On September 19, 1777, Continental soldiers battled with British troops at Saratoga, New York. A month later, another conflict at Saratoga ended with the surrender of John Burgoyne’s British army. Coming after a long string of defeats for the Americans, the battles at Saratoga were a turning point in the Revolutionary War—giving patriots a shot of optimism and encouraging the French to enter the war on the American side.
The American commander at Saratoga was General Horatio Gates—a resident of what is now West Virginia’s Eastern Panhandle. In 1773, he’d purchased a farm in present Jefferson County and began building his home, known as Traveller’s Rest.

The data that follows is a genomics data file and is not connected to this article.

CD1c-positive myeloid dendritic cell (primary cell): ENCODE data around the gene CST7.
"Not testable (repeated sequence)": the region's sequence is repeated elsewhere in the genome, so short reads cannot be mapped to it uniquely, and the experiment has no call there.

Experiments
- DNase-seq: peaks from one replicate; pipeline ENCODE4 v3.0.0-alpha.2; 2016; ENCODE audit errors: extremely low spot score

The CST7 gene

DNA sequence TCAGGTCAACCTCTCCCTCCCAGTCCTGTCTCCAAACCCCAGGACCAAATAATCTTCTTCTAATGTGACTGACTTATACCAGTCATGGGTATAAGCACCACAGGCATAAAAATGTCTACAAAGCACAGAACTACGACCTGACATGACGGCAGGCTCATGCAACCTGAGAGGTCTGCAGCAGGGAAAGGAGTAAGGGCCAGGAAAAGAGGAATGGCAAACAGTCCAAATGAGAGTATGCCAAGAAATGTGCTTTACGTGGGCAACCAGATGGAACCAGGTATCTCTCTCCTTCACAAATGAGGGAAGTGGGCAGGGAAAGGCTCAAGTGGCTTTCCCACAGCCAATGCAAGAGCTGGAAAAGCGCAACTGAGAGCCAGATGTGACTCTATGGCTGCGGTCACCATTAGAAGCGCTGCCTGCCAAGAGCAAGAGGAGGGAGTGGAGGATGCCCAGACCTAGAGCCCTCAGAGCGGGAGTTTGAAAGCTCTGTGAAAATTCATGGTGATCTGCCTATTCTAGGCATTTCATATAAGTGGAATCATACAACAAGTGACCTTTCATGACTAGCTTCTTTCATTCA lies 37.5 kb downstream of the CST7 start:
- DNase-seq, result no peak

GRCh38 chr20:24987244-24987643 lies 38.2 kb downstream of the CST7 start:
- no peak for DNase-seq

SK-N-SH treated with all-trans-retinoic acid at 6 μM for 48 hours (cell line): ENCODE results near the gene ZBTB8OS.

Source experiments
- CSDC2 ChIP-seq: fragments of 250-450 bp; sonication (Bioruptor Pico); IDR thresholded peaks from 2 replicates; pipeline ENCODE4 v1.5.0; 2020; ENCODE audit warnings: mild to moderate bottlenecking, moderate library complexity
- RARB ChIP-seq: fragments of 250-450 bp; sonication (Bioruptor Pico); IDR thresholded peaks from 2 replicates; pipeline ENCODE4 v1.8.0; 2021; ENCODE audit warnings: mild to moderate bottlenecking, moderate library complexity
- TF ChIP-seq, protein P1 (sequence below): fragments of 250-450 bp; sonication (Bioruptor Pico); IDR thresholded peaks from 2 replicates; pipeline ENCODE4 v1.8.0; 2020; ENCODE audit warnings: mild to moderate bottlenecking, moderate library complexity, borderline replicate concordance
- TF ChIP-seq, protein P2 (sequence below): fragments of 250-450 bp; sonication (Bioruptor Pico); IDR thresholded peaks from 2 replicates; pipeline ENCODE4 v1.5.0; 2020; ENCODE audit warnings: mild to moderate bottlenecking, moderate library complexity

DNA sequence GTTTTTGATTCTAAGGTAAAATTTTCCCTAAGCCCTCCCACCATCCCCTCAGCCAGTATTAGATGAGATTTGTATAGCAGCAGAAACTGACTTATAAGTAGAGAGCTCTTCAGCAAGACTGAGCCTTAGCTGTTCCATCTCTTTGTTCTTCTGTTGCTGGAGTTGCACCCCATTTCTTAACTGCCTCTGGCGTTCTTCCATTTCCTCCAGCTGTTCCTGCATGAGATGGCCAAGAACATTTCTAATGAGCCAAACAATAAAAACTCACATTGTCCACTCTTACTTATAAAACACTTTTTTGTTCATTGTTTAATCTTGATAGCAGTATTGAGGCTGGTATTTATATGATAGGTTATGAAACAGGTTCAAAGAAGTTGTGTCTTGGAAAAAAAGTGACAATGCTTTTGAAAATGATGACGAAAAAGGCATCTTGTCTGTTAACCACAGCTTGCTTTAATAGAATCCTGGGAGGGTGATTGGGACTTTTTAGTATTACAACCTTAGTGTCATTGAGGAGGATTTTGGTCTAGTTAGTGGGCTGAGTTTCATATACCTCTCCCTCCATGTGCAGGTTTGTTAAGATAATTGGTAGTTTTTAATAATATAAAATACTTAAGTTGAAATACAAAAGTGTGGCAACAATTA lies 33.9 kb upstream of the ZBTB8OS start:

After Saratoga, Gates became a national hero. There was even talk of replacing George Washington with Gates as the overall American commander.
But, by the end of the war, Gates was no longer a hero. In 1780, he suffered a disastrous defeat at the hands of the British at Camden, South Carolina. During the Americans’ haphazard retreat, Gates essentially abandoned his troops, riding ahead of them to Charlotte, North Carolina. He never led a field command again.